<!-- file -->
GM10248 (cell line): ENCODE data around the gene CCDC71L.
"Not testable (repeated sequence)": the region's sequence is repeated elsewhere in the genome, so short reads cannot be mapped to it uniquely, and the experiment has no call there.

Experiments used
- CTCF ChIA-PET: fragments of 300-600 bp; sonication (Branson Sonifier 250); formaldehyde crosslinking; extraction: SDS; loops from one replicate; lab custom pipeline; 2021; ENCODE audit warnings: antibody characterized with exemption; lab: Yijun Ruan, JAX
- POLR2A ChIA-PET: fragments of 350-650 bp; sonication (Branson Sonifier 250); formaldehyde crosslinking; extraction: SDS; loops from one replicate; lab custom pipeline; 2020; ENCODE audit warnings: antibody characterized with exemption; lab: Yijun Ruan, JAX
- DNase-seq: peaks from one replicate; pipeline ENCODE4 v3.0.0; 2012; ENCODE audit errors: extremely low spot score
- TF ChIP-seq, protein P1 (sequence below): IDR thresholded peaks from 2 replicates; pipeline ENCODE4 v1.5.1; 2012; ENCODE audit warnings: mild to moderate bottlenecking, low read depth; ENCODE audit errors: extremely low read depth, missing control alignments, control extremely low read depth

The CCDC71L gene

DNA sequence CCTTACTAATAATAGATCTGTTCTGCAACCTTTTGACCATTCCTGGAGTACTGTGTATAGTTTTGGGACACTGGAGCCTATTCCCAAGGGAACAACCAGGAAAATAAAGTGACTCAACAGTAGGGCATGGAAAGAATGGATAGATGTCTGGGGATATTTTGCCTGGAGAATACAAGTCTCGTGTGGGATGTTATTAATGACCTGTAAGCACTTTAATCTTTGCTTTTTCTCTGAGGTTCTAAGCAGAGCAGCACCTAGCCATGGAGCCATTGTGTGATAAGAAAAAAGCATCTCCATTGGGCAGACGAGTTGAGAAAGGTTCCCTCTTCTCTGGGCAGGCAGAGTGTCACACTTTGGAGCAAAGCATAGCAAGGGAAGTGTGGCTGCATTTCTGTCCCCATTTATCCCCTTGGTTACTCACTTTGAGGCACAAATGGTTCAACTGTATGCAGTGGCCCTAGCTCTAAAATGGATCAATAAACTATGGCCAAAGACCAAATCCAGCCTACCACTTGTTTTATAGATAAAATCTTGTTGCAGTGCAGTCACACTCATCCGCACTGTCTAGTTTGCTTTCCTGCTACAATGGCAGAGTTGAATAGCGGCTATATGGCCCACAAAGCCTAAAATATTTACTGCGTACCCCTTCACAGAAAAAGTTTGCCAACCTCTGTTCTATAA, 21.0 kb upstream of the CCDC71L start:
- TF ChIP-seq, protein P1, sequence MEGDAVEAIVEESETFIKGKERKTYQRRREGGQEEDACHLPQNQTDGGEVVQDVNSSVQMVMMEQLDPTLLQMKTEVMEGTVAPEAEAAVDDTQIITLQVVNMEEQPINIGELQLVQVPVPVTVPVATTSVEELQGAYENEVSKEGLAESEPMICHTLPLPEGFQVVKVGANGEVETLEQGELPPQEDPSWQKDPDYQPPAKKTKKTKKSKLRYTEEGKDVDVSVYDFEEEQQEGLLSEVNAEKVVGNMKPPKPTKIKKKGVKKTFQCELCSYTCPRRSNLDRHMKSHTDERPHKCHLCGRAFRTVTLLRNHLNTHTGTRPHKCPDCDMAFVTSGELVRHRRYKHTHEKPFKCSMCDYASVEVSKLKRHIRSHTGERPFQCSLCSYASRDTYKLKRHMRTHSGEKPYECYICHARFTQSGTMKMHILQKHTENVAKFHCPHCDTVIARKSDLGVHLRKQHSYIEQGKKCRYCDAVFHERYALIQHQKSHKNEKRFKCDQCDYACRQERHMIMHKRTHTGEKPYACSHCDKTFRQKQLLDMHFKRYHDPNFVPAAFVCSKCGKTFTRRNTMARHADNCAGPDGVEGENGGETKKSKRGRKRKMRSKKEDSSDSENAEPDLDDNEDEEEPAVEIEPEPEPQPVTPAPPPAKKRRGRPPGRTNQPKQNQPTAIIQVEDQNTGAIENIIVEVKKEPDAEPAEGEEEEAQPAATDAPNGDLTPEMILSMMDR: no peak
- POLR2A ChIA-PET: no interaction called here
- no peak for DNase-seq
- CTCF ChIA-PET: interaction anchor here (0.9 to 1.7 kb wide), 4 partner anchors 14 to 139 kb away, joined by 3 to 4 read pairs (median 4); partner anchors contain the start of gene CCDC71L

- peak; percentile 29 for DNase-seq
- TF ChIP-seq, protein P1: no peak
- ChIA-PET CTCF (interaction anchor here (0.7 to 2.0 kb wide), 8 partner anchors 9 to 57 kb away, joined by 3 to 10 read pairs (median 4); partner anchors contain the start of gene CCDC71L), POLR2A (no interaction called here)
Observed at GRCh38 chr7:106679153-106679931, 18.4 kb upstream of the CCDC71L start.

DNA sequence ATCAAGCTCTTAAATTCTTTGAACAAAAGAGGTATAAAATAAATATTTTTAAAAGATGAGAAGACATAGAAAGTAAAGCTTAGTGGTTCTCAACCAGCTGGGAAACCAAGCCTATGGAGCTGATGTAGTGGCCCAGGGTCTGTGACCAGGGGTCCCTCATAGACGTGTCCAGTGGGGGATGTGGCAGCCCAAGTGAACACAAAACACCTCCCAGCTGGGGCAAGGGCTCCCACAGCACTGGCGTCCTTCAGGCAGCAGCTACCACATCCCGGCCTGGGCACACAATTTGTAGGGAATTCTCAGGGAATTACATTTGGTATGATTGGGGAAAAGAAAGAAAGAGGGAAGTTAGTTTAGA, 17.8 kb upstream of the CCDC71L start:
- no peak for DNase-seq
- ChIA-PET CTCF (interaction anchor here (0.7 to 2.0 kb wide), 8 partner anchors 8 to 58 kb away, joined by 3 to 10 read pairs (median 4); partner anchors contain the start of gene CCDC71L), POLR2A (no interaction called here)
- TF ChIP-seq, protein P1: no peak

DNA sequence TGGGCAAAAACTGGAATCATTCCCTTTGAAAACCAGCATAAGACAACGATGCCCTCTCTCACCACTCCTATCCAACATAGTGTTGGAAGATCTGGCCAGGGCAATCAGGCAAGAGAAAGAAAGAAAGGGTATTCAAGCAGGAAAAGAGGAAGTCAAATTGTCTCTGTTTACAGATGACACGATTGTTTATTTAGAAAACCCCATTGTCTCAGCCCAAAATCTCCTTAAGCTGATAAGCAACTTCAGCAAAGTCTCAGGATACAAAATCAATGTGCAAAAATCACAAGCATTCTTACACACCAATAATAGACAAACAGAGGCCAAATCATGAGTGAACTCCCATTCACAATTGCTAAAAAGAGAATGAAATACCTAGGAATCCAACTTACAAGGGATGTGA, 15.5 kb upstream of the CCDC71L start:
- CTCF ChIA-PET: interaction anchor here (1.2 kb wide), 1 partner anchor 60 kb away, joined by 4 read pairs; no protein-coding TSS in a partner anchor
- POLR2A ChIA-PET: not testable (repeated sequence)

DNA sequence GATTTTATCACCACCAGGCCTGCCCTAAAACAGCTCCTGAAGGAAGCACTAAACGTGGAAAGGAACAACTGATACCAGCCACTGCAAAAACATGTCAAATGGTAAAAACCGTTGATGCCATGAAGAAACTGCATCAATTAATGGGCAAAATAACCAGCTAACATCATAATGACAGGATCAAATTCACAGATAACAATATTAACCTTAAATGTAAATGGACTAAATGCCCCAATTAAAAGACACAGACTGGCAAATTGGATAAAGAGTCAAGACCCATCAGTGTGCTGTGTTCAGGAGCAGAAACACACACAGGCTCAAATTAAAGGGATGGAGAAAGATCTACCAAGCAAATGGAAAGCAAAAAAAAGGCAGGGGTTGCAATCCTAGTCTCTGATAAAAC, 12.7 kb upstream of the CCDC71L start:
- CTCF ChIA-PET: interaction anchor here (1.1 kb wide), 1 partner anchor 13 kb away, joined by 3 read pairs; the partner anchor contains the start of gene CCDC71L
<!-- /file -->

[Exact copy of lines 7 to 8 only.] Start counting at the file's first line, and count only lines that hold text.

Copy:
- TF ChIP-seq, protein P1 (sequence below): IDR thresholded peaks from 2 replicates; pipeline ENCODE4 v1.5.1; 2012; ENCODE audit warnings: mild to moderate bottlenecking, low read depth; ENCODE audit errors: extremely low read depth, missing control alignments, control extremely low read depth

The CCDC71L gene